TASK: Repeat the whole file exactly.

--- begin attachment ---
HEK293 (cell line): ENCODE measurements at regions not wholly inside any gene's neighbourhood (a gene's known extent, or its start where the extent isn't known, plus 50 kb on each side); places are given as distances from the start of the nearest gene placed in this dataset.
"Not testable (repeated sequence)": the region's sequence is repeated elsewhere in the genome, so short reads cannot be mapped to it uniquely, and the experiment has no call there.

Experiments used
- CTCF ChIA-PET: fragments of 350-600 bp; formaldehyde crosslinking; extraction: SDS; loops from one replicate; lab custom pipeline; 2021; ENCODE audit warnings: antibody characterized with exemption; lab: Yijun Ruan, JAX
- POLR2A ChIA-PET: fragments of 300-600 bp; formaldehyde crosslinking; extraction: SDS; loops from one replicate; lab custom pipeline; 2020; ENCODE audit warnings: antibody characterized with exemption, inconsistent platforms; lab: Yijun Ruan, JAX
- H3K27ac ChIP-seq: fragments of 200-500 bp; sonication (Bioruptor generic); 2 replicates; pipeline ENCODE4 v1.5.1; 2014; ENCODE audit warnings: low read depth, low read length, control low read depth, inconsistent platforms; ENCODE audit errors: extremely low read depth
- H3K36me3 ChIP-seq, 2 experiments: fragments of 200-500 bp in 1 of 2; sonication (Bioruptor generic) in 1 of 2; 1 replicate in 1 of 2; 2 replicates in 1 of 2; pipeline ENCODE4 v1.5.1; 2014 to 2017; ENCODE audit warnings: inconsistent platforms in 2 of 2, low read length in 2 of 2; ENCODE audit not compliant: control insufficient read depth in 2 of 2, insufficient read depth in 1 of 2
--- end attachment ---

HEK293 (cell line): ENCODE measurements at regions not wholly inside any gene's neighbourhood (a gene's known extent, or its start where the extent isn't known, plus 50 kb on each side); places are given as distances from the start of the nearest gene placed in this dataset.
"Not testable (repeated sequence)": the region's sequence is repeated elsewhere in the genome, so short reads cannot be mapped to it uniquely, and the experiment has no call there.

Experiments used
- CTCF ChIA-PET: fragments of 350-600 bp; formaldehyde crosslinking; extraction: SDS; loops from one replicate; lab custom pipeline; 2021; ENCODE audit warnings: antibody characterized with exemption; lab: Yijun Ruan, JAX
- POLR2A ChIA-PET: fragments of 300-600 bp; formaldehyde crosslinking; extraction: SDS; loops from one replicate; lab custom pipeline; 2020; ENCODE audit warnings: antibody characterized with exemption, inconsistent platforms; lab: Yijun Ruan, JAX
- H3K27ac ChIP-seq: fragments of 200-500 bp; sonication (Bioruptor generic); 2 replicates; pipeline ENCODE4 v1.5.1; 2014; ENCODE audit warnings: low read depth, low read length, control low read depth, inconsistent platforms; ENCODE audit errors: extremely low read depth
- H3K36me3 ChIP-seq, 2 experiments: fragments of 200-500 bp in 1 of 2; sonication (Bioruptor generic) in 1 of 2; 1 replicate in 1 of 2; 2 replicates in 1 of 2; pipeline ENCODE4 v1.5.1; 2014 to 2017; ENCODE audit warnings: inconsistent platforms in 2 of 2, low read length in 2 of 2; ENCODE audit not compliant: control insufficient read depth in 2 of 2, insufficient read depth in 1 of 2